Hypoxia during incubation does not affect aerobic performance or haematology of Atlantic salmon (Salmo salar ) when re-exposed in later life

Conservation Physiology
Andrew T WoodTimothy D Clark

Abstract

Hypoxia in aquatic ecosystems is becoming increasingly prevalent, potentially reducing fish performance and survival by limiting the oxygen available for aerobic activities. Hypoxia is a challenge for conserving and managing fish populations and demands a better understanding of the short- and long-term impacts of hypoxic environments on fish performance. Fish acclimate to hypoxia via a variety of short- and long-term physiological modifications in an attempt to maintain aerobic performance. In particular, hypoxia exposure during early development may result in enduring cardio-respiratory modifications that affect future hypoxia acclimation capacity, yet this possibility remains poorly investigated. We incubated Atlantic salmon (Salmo salar) in normoxia (~100% dissolved oxygen [DO, as percent air saturation]), moderate hypoxia (~63% DO) or cyclical hypoxia (100-25% DO daily) from fertilization until 113 days post-fertilization prior to rearing all groups in normoxia for a further 8 months. At ~11 months of age, subsets of each group were acclimated to hypoxia (50% DO) for up to 44 days prior to haematology, aerobic metabolic rate and hypoxia tolerance measurements. Hypoxia exposure during incubation (fertilization to 113 days p...Continue Reading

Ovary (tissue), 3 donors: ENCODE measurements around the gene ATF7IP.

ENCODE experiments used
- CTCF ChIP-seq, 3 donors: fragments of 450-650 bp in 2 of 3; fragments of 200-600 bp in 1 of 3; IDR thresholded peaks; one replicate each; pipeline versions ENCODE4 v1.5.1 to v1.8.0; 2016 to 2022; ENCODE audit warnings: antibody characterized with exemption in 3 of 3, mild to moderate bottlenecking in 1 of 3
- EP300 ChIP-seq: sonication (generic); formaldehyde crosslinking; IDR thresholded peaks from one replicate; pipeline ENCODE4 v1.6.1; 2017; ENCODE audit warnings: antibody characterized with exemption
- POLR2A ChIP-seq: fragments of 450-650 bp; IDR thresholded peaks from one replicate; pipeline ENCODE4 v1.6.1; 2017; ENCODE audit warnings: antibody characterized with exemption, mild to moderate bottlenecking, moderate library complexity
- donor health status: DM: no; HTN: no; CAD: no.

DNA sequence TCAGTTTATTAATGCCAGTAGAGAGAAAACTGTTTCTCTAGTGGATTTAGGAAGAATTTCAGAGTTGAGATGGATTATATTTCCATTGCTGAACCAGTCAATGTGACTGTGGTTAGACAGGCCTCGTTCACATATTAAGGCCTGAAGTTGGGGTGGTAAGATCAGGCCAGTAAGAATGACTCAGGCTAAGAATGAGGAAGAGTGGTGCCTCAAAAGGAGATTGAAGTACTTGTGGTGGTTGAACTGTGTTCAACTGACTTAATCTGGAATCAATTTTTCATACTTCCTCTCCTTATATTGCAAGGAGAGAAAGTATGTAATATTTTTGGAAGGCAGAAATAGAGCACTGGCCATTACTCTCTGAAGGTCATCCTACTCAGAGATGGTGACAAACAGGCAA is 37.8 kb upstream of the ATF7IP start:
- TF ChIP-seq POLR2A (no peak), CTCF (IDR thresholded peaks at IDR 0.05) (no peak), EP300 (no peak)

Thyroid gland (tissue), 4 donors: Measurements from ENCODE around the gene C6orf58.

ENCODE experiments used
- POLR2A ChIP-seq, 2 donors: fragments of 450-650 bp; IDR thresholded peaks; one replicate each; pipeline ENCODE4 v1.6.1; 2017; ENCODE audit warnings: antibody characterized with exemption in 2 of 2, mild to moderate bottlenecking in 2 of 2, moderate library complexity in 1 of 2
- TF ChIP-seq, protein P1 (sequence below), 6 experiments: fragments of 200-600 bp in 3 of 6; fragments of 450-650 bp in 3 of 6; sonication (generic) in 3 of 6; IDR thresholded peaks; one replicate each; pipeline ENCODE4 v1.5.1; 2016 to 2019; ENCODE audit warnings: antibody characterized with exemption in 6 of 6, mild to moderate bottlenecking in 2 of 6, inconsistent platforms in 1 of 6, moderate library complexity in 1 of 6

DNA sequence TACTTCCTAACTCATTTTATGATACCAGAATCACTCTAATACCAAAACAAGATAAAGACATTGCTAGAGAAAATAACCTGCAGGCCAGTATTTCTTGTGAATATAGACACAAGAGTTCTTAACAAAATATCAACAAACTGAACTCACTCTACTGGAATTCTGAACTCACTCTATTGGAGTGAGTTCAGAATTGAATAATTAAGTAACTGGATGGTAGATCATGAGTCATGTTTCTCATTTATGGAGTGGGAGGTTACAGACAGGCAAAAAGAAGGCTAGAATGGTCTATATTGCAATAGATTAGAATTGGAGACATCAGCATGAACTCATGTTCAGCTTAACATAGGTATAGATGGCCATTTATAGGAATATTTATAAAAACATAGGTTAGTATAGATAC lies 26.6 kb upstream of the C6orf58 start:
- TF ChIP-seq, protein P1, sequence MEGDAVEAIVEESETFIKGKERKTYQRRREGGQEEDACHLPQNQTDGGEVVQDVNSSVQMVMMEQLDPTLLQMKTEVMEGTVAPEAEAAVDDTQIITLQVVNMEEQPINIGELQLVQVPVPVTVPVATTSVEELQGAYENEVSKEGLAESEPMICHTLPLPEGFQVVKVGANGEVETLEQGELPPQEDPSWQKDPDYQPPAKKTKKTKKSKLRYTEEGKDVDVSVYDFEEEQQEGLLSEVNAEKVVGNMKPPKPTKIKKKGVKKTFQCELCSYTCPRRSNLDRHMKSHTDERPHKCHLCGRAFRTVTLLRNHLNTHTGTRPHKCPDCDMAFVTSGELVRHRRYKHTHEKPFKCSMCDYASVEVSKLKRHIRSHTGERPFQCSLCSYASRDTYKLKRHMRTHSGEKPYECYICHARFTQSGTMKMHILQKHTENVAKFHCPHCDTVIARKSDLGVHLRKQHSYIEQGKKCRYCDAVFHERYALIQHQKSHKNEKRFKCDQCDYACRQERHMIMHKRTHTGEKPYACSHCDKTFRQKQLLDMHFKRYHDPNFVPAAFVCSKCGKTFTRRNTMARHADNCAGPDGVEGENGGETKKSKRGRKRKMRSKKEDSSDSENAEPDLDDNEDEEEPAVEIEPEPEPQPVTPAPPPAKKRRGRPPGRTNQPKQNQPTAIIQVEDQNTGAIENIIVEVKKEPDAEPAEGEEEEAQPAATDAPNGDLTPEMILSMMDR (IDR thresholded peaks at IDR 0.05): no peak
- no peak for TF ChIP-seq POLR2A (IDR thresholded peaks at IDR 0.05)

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Related Concepts

Fertility
Salmo salar
Cardiorespiratory Failure
Hematology (Discipline)
Environment
Salmon
Zebrafish
Disease Management
Hypoxia
Oxygen

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